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Discussion Starter · #3 ·
Re: Wanted to Buy - Power Steering Parts

I think I'll need it because I'm repowering with a four cylinder power unit. The engine and radiator approach 400#, and I think I'll need a little steering help. I'm also stretching the frame 6", increasing the front wheels and tires to 20/8-10, and upgrading the axle and spindles because of the weight.
 

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Re: Wanted to Buy - Power Steering Parts

OK.

Then you won't be using the mechanical PTO that was on the front of the Onan and removal of the PTO lever will also take place. That helps with the shortage of space inside the dash tower. You have several choices available.

1. Ingersoll tractors that came with power steering are now being parted out on e-Bay. Joe's Outdoor Power in Michigan is a possible source.

2. Also being parted out are John Deere and Cub Cadet tractors that came stock with power steering.

3. In the Tech Library under Hydraulics is a Danfoss catalogue that covers their line of steering pumps such as the OSPM 50. These appear for sale on e-Bay every now and then. I have seen them for as little as $90.00 brand new.

Depending upon how you intend to use the tractor, a decision will have to be made regarding the stock hydraulic pump. The normal approach to adding power steering is to use a Priority Valve that is adjustable between 0 and 4 GPM. That means that the Priority Valve is going to steal whatever amount of hydraulic fluid it is set for from the total output of the pump. If your OEM pump puts out 9 GPM at 3600 RPM, then all that will be available for the drive motor is 5 to 7 GPM and the top ground speed will be reduced accordingly. The remedy is obvious. Go with a larger pump. There will be no shortage of HP and Torque with the new power plant so you could put in a 14 GPM pump and still not exceed the ability of the other hydraulic parts to handle that much flow.

As for the front axle itself, they are quite strong as long as you don't subject them to large shock loads by ramming them into stuff. After all, people do put front-end loaders on these tractors and they lift upwards of 400 LBS in the bucket plus the added weight of the loader unit. I certainly agree with upgrading the spindles. As for going to 10" rims, you will have to watch your clearances at the lock to lock points with the axle in full tilt positions on both sides. These tractors are not known for a tight turning radius.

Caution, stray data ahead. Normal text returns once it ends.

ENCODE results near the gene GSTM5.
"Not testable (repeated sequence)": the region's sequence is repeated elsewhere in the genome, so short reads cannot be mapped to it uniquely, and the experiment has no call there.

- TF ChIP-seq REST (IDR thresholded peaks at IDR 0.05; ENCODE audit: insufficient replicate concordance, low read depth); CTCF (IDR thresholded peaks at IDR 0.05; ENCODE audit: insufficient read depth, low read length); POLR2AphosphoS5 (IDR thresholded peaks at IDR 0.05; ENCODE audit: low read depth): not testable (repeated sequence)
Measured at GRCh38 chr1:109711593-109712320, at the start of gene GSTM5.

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Discussion Starter · #5 ·
Re: Wanted to Buy - Power Steering Parts

Wow! I REALLY appreciate the information, and the anticipation of issues to come. That is invaluable, thank you.

You are correct, I will not be using the mechanical PTO, and will be removing the PTO lever.

I have seen power steering on the John Deere 400, for example, and although I need to do research on how to hook up the 5 ports, (and the hydraulics in general) That looked like one viable option. I will also look in the tech library at the Danfoss option. That sounds like a good one.

I also understand the priority valve (when that feature isn't built into the pump) to "bleed off" oil for the steering. I was anticipating 1.5-2.5 GPM for power steering, and was looking at pump replacement options. Our local Fleet Farm has 11 and 16 GPM Pumps they sell for wood splitter applications, but I haven't looked at them closely enough to determine if that's a viable option.

I was also looking at replacing the drive motor on the 446 with a drive motor from a 226. I thought I could recover some ground speed by doing this.

I have built a similar front axle ont of 2"x3" rectangular tubing for another project that i would use here with Allis Chalmers B axle ends and spindles. The result is very similar to the Case construction garden tractor with a loader and backhoe capabilities, but very stout spindles. I intend to use 31x15.5-15" or 31x13.5-15" rears, so I can "cheat" and make the front axle slightly longer, having perhaps a 35" wide tread pattern vs the stock 33".

I can't thank you enough for the detailed response. Any additional thoughts you may have would be greatly appreciated.
 

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Re: Wanted to Buy - Power Steering Parts

GBACBFan said:
Wow! I REALLY appreciate the information, and the anticipation of issues to come. That is invaluable, thank you.

No problem. It's what we strive to do on this forum.

You are correct, I will not be using the mechanical PTO, and will be removing the PTO lever.

I have seen power steering on the John Deere 400, for example, and although I need to do research on how to hook up the 5 ports, (and the hydraulics in general) That looked like one viable option.

You can use the JD power steering if you can find a good deal on a complete package (pump and cylinder). 2 ports are there for the cylinder. 2 ports are the fluid IN and fluid OUT. The 5th port is a "Power Beyond" port which you don't need. Therefore, you can just plug it and forget it. I will also look in the tech library at the Danfoss option. That sounds like a good one.